The Sino-Soviet conflict was more than anything one between regimes with opposing developmental-institutional interpretations of Leninism. It was not primarily a clash between nations with “ancient enmities.” …According to the Chinese, their differences with the Soviet Union began with Khrushchev’s de-Stalinization speech at the Soviet 20th Congress in 1956. It was not Khrushchev’s attack on Stalin per se but rather Khrushchev’s rejection of class struggle as the central tenet of Party rule that became the pivot of a widening, issue-filled dispute.
While Deng Xiaoping did not exactly come out and say, in so many words, that Khrushchev was right after all, the political changes that he pushed through in China in 1978 and afterward were clearly parallel to those that Khrushchev had implemented earlier in the Soviet Union (and which were also pursued by many eastern European countries). Both attempted to keep the political system intact while reorienting it toward more popular and less destructive goals. The 1961 Program even laid out a series of ambitious economic objectives, including calling for the Soviet Union to “surpass the strongest and richest capitalist country, the United States, in production per head of population.” Of course, in economic terms China’s reforms were much more successful than the Soviet Union’s, but the way those changes of direction were articulated in the political system was quite similar.
Political scientists studying socialism thus early on had to face the problem of what to call a political system that is no longer pursuing the actual ideological goals of socialism, but still has significant organizational continuities with socialism. Their solution: call it Leninism. This term puts the focus on the structural features of the political system independent of the particular details of its policies, economic and otherwise. David Shambaugh offered a very good and clear summary of the political characteristics of Leninism in this recent podcast:
- a “hegemonic” or all-dominant ruling Party
- the Party’s total penetration of all institutions in society
- a nomenklatura system in which the Party appoints top leadership positions throughout society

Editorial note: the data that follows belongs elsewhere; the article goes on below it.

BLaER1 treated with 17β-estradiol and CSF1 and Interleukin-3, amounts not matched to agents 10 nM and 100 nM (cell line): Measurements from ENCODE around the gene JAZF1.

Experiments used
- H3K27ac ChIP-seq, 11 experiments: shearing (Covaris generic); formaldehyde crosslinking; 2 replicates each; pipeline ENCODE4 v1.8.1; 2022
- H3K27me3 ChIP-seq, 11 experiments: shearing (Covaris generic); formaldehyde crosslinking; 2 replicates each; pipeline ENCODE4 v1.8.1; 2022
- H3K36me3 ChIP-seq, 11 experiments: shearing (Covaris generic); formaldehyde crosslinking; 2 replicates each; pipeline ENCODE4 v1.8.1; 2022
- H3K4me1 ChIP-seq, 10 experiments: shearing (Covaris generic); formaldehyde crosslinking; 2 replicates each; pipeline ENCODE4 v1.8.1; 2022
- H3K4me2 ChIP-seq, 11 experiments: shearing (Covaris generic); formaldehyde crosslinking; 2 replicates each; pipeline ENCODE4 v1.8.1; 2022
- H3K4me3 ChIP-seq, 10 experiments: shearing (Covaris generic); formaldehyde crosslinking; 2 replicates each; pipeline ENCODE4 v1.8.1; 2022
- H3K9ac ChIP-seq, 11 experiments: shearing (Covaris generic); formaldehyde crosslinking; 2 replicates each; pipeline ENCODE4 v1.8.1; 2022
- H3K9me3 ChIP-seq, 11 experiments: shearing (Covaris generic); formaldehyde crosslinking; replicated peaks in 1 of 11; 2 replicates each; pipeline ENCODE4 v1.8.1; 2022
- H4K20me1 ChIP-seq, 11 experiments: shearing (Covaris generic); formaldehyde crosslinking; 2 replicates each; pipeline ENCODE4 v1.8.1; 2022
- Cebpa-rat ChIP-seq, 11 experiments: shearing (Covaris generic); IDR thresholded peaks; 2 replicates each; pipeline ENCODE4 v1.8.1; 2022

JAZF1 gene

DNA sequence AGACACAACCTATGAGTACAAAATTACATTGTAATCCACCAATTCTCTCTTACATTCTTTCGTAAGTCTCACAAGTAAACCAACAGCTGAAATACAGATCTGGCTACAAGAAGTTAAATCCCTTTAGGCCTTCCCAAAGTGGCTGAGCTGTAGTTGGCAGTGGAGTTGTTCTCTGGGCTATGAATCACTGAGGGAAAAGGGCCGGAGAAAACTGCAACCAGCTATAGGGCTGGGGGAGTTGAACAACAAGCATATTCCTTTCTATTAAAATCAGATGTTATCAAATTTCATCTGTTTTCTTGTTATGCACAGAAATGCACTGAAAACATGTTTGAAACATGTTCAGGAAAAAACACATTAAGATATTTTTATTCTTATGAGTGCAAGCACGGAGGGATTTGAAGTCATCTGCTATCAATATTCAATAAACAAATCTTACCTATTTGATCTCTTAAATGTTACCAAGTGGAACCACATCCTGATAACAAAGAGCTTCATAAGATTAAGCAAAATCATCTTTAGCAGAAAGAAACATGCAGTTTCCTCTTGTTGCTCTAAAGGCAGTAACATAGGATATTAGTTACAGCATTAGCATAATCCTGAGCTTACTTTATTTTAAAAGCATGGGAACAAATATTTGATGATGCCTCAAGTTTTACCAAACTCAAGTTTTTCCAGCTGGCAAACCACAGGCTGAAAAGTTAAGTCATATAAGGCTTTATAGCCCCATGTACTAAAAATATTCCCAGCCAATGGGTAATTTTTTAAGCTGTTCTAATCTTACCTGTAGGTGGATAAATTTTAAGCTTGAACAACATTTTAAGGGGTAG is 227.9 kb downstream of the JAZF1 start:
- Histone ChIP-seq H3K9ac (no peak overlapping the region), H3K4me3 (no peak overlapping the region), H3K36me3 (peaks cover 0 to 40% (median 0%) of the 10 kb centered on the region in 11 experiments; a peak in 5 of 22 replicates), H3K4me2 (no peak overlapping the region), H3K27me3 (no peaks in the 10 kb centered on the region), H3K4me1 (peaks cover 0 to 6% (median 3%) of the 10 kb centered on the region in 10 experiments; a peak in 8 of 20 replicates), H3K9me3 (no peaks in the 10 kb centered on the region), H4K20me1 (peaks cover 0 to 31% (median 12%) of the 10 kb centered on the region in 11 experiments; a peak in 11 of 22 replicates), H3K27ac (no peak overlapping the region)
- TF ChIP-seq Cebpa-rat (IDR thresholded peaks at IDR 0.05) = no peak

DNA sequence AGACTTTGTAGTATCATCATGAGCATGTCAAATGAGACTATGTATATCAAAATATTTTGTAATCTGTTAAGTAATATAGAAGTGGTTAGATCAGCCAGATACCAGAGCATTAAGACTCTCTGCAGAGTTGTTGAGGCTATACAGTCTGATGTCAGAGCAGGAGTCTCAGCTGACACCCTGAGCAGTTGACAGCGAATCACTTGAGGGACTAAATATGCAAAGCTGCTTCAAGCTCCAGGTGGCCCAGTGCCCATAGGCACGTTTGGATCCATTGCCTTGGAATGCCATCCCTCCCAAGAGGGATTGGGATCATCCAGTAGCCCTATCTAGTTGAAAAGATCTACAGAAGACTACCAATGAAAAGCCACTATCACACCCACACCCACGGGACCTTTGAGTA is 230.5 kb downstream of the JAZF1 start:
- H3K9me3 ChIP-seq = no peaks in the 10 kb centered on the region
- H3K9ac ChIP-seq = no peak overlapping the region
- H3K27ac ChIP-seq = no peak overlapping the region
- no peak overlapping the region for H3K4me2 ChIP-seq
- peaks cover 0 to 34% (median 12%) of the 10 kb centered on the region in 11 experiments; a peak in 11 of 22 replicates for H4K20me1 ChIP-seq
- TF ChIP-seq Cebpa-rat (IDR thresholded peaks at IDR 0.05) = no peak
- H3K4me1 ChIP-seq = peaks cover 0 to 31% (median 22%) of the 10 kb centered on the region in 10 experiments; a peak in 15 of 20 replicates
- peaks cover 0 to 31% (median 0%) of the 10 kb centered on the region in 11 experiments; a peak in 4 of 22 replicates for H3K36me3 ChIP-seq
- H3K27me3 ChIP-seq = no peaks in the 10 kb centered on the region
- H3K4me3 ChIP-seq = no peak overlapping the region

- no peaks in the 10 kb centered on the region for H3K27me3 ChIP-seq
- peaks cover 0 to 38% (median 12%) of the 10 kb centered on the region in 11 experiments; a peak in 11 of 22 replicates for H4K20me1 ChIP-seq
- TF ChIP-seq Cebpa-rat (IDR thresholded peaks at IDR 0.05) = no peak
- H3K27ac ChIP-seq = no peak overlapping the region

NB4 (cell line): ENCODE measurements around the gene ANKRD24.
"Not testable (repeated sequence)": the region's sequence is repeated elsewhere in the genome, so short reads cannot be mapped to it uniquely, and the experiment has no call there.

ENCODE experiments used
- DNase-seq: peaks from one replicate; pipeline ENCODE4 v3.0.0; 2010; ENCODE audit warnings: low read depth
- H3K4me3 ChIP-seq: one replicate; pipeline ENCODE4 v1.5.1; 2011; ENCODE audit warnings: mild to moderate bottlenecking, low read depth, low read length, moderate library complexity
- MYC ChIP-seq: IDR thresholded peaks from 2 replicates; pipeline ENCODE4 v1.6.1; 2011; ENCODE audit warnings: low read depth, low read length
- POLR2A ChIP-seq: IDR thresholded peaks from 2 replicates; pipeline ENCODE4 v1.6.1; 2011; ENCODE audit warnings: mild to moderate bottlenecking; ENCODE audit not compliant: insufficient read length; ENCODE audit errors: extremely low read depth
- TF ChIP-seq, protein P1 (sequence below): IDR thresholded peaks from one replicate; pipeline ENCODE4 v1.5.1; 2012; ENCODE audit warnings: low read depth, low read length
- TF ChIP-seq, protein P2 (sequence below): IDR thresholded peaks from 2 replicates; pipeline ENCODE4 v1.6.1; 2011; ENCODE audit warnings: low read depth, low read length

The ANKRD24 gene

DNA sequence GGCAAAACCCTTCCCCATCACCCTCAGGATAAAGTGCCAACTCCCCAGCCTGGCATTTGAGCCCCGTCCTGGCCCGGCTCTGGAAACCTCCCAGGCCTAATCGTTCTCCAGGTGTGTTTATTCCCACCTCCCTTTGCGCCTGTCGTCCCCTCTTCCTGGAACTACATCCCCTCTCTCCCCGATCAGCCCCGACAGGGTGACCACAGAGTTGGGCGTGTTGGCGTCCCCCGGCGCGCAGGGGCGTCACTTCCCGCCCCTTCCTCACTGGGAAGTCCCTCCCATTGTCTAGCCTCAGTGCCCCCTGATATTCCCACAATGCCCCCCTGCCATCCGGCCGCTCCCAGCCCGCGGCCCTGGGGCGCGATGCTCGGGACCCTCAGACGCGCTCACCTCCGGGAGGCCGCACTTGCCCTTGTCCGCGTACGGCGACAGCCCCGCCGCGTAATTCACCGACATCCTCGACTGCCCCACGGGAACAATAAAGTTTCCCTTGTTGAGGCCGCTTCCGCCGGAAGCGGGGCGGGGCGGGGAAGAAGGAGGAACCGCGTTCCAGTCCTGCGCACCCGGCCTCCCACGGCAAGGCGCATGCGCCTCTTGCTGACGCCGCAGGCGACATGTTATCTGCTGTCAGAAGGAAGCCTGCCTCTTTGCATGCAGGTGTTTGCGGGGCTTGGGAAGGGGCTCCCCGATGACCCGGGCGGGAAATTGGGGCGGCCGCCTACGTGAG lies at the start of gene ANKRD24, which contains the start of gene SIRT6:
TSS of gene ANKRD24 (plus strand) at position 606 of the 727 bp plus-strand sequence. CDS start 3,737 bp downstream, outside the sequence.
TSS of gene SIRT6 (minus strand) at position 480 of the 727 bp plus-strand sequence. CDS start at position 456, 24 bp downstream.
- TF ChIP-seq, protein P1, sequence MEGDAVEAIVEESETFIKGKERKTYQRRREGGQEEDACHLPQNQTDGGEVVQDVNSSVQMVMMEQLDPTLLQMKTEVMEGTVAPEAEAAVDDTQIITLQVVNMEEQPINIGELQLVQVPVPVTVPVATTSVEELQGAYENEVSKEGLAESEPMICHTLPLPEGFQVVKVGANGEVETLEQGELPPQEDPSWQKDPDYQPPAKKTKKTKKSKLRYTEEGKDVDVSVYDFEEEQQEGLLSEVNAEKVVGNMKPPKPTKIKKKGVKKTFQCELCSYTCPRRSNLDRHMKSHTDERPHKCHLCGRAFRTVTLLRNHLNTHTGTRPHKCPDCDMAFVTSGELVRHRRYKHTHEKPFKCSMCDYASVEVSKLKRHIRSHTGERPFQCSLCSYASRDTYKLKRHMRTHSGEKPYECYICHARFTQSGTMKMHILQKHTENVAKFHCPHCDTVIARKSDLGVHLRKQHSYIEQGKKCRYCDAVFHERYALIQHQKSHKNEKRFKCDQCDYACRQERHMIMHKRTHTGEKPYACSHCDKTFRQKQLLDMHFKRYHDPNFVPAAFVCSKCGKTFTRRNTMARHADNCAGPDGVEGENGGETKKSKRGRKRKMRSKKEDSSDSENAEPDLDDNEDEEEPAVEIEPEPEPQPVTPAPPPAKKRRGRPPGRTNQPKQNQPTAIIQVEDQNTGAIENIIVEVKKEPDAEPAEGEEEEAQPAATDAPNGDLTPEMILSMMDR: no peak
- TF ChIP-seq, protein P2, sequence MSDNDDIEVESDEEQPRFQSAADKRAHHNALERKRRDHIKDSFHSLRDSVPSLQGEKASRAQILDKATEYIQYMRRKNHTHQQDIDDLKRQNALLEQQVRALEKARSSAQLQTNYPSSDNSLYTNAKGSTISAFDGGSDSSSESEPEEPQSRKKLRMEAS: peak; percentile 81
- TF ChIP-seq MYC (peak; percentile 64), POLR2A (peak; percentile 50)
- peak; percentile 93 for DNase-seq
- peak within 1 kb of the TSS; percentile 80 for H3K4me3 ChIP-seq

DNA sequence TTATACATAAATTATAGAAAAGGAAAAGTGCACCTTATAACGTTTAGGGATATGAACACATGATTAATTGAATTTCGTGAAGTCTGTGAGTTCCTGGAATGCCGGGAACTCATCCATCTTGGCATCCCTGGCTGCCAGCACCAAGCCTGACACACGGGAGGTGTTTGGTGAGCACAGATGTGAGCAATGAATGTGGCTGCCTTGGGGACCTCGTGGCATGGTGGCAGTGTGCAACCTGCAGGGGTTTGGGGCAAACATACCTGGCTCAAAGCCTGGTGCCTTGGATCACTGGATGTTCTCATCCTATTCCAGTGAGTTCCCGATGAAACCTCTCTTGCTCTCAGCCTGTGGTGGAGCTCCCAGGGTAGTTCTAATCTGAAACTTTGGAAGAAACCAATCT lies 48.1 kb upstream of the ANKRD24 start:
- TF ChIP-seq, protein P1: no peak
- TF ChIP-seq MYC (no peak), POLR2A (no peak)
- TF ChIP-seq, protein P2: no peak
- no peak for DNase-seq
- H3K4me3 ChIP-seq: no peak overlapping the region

- the use of United Front or co-optation strategies with non-Party elements in society
- the use of repression, terror and coercion when co-optation fails
- state censorship and information controls
All of these features were present in China before 1978, and are still present in China today despite many other changes. For Lenin himself, the designer of the system, politics was always the most important thing. He was the first to experiment with the combination of Communist Party rule and a market economy, in his New Economic Policy of the 1920s. The NEP was an important reference point for Deng and other leaders in the early years of reform, and it’s not unreasonable to see China’s entire reform era as a “long NEP.”
Lenin used the term “state capitalism” to refer to that system: while admitting that Germany also practiced state capitalism, he insisted that state capitalism in Soviet Union would be different because the Communist Party was in charge. That is not too different an approach from Xi Jinping’s more recent insistence that Communist Party leadership is the most important feature of Chinese socialism. Ultimately, what makes China’s economy operate differently from those of Western countries are not technical differences in monetary or fiscal policy, but the fact that it is governed by a Leninist political system.
For a one-word description of China’s system that is both analytically precise and historically accurate, “Leninism” does the trick.